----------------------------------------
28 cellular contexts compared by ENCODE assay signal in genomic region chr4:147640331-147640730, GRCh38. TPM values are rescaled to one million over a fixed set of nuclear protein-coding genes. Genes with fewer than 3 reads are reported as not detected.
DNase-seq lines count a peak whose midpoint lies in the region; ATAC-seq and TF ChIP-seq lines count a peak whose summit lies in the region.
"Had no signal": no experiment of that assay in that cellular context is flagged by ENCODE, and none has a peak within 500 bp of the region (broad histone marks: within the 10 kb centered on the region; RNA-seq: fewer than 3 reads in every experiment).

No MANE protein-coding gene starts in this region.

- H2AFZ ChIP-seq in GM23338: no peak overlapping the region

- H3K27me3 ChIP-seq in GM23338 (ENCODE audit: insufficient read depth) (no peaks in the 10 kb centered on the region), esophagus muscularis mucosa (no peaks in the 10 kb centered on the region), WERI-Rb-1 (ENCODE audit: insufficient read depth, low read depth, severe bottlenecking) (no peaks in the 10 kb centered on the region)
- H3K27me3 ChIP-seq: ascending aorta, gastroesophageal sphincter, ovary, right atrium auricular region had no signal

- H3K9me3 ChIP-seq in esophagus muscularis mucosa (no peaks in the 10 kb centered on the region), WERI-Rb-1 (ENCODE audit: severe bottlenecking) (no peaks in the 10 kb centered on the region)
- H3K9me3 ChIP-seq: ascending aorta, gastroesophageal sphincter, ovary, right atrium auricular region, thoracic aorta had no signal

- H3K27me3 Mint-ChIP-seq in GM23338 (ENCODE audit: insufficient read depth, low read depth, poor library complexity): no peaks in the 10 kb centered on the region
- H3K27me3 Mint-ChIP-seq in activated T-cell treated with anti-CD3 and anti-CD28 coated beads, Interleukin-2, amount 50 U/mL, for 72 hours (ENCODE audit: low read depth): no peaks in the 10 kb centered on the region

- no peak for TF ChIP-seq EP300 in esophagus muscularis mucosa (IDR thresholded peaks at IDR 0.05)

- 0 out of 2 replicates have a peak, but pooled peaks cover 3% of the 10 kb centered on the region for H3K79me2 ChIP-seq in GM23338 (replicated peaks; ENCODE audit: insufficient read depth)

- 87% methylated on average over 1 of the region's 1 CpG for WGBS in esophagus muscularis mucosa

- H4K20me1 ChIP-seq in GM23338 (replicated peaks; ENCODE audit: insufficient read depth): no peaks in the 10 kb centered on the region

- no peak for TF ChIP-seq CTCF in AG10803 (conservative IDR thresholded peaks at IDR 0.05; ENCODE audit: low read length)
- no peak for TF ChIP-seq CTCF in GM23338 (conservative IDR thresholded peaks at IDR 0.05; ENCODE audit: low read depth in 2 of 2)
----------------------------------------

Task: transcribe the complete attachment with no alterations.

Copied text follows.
28 cellular contexts compared by ENCODE assay signal in genomic region chr4:147640331-147640730, GRCh38. TPM values are rescaled to one million over a fixed set of nuclear protein-coding genes. Genes with fewer than 3 reads are reported as not detected.
DNase-seq lines count a peak whose midpoint lies in the region; ATAC-seq and TF ChIP-seq lines count a peak whose summit lies in the region.
"Had no signal": no experiment of that assay in that cellular context is flagged by ENCODE, and none has a peak within 500 bp of the region (broad histone marks: within the 10 kb centered on the region; RNA-seq: fewer than 3 reads in every experiment).

No MANE protein-coding gene starts in this region.

- H2AFZ ChIP-seq in GM23338: no peak overlapping the region

- H3K27me3 ChIP-seq in GM23338 (ENCODE audit: insufficient read depth) (no peaks in the 10 kb centered on the region), esophagus muscularis mucosa (no peaks in the 10 kb centered on the region), WERI-Rb-1 (ENCODE audit: insufficient read depth, low read depth, severe bottlenecking) (no peaks in the 10 kb centered on the region)
- H3K27me3 ChIP-seq: ascending aorta, gastroesophageal sphincter, ovary, right atrium auricular region had no signal

- H3K9me3 ChIP-seq in esophagus muscularis mucosa (no peaks in the 10 kb centered on the region), WERI-Rb-1 (ENCODE audit: severe bottlenecking) (no peaks in the 10 kb centered on the region)
- H3K9me3 ChIP-seq: ascending aorta, gastroesophageal sphincter, ovary, right atrium auricular region, thoracic aorta had no signal

- H3K27me3 Mint-ChIP-seq in GM23338 (ENCODE audit: insufficient read depth, low read depth, poor library complexity): no peaks in the 10 kb centered on the region
- H3K27me3 Mint-ChIP-seq in activated T-cell treated with anti-CD3 and anti-CD28 coated beads, Interleukin-2, amount 50 U/mL, for 72 hours (ENCODE audit: low read depth): no peaks in the 10 kb centered on the region

- no peak for TF ChIP-seq EP300 in esophagus muscularis mucosa (IDR thresholded peaks at IDR 0.05)

- 0 out of 2 replicates have a peak, but pooled peaks cover 3% of the 10 kb centered on the region for H3K79me2 ChIP-seq in GM23338 (replicated peaks; ENCODE audit: insufficient read depth)

- 87% methylated on average over 1 of the region's 1 CpG for WGBS in esophagus muscularis mucosa

- H4K20me1 ChIP-seq in GM23338 (replicated peaks; ENCODE audit: insufficient read depth): no peaks in the 10 kb centered on the region

- no peak for TF ChIP-seq CTCF in AG10803 (conservative IDR thresholded peaks at IDR 0.05; ENCODE audit: low read length)
- no peak for TF ChIP-seq CTCF in GM23338 (conservative IDR thresholded peaks at IDR 0.05; ENCODE audit: low read depth in 2 of 2)